Conversations For Transformation: Essays Inspired By The Ideas Of Werner Erhard

Conversations For Transformation

Essays By Laurence Platt

Inspired By The Ideas Of Werner Erhard

And More


Life, Love, And The Whole Damn Thing

McCaw Hall, Frances C Arrillaga Alumni Center, Stanford University, Palo Alto, California, USA

November 16, 2017



This essay, Life, Love, And The Whole Damn Thing, is the sequel to the trilogy The Leadership Course:
  1. The Leadership Course: As Your Natural Self-Expression II
  2. The Leadership Course II: Leadership Is A Barefooted Girl
  3. The Leadership Course III: Pillar Of The Community
in that order (by the way: in a very real sense, any and all Conversations For Transformation essays written following the trilogy The Leadership Course are all  the sequels to the trilogy The Leadership Course).

It was written at the same time as American Genius.

I am indebted to Jan Miller who inspired this conversation.




Life keeps coming at me. It keeps making endless demands of me. "Here I am!" it unwaveringly shouts, always standing face to face, nose to nose directly in front of me. "Engage  with me!" it urgently insists. And for worse or for better for as long as this lasts, I have choice in the matter of how I'm going to respond. I can also choose to not  respond. But the latter never does me any good. It doesn't make life's demands go away - in fact it ensures they'll increase. Even closing my eyes at night into sleep / unconsciousness, only provides a temporary illusion that they're gone: when I wake in the morning, they're still here (they never go away). And in the new day, whether I respond to it or not, life still keeps coming at me, charging forward directly at me. It's relentless. That's life - as I'm distinguishing it.

One of the ways life keeps coming at me (ie one of the relentless  ways life keeps coming at me) is through people. As a principle, I say I'm open to everyone. As a practical matter (ie speaking authentically), the truth is I have preferences: I enjoy some people more than others. That's not always a conscious differentiation. Some people simply occur for me as "Uh oh ... here comes trouble.". Others show up as "Lovely to see you again my Friend!" (as the Moody Blues may have said). And then there are others who, when they show up, put me in a space of ecstasy, a space in which my heart sings and pounds uncontrollably like a star-struck schoolboy. Around such people I would give it all to spend the rest of my life. It's what I yearn to do. And I'm not even speaking to the practical matter of whether or not an ongoing relationship with me would or could ever actually work for them. Rather I'm speaking to what Emily Dickinson distinguishes when she says "The heart wants what it wants.". And when the heart doesn't get what it wants? Well ... we've all been there, yes? That's love - as I'm distinguishing it.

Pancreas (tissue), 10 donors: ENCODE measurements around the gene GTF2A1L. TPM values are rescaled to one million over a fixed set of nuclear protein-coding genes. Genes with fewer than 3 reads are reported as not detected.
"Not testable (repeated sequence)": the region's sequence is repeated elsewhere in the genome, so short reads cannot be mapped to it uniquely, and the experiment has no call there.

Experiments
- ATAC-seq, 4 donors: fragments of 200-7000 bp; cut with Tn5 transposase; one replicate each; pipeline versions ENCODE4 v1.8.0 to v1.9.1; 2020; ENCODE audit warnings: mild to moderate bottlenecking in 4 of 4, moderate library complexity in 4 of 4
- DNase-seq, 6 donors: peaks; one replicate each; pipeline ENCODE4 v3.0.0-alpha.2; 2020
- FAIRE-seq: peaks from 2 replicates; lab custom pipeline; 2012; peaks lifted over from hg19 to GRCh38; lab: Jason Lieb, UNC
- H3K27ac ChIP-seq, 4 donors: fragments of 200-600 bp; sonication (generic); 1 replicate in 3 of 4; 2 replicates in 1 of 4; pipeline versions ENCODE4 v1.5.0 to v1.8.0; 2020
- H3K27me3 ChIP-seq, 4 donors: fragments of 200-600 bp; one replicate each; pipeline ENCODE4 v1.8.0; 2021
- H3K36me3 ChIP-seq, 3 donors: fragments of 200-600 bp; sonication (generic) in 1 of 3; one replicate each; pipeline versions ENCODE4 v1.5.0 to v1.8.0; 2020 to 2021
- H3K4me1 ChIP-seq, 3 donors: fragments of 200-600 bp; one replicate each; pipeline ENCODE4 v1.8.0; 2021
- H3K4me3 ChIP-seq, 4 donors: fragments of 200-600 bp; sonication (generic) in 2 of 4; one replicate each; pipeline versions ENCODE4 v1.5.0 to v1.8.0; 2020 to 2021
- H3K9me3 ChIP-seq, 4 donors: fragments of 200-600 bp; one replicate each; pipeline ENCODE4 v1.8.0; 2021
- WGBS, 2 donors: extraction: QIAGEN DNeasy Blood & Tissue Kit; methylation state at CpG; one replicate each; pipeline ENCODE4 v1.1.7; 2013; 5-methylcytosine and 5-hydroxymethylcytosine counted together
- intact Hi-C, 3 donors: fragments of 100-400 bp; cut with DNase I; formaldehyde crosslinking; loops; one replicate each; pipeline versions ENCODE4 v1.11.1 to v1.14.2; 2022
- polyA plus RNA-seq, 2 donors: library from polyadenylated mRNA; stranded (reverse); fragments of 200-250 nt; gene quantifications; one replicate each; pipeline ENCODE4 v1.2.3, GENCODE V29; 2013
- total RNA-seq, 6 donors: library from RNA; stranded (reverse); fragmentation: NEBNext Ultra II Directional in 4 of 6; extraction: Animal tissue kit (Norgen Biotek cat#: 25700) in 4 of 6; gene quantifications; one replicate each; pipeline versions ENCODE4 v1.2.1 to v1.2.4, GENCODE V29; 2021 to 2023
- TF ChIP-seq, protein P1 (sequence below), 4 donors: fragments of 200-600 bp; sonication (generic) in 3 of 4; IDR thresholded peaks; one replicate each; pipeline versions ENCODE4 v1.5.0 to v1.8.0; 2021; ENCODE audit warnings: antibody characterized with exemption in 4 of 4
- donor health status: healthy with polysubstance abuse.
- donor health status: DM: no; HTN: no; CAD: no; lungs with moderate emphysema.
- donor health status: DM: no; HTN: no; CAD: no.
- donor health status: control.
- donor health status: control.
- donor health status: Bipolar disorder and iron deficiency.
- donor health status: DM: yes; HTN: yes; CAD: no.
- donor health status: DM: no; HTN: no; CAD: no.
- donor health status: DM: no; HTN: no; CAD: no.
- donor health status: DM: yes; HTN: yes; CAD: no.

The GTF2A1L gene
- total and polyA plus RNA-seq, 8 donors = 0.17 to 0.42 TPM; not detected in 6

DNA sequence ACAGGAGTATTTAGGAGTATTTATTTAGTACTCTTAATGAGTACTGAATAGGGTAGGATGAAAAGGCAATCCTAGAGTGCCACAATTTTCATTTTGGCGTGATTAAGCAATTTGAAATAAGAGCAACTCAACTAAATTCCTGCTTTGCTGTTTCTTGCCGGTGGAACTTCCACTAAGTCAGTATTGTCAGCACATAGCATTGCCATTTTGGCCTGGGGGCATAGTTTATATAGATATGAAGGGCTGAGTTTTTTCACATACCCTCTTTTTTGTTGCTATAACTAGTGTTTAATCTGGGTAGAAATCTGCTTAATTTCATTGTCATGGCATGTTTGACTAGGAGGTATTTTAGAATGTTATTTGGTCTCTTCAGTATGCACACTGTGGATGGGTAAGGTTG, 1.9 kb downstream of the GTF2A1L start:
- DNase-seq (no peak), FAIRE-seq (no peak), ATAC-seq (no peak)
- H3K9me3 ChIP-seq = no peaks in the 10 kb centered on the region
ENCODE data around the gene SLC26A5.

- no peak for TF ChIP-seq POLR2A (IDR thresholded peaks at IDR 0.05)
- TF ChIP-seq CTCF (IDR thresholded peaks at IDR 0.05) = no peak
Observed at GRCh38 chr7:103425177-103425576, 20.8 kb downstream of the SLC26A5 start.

So there's life and the demands it makes on me ongoingly, and there's my responses to the demands it makes on me ongoingly (some of which fail, and some of which succeed) for as long as this lasts. And there's love, which includes "I love you" as a speech act  (that's tantamount to saying "Love is 'I love you')  that stands on the platform of unconditionally accepting another the way they are (and the way they aren't). But it also includes love like a star-struck schoolboy, that deliciously edgy being-in-the-presence-of-another  which, without explanation or warning, suddenly triggers all those dizzying responses in me we call (perhaps inaccurately if not poetically) "falling in love". In whatever space I have for life to show up the way it shows up, love shows up the way it shows up, along with everything else I'm given to deal with. That's life, love, and the whole damn thing  - as I'm distinguishing them.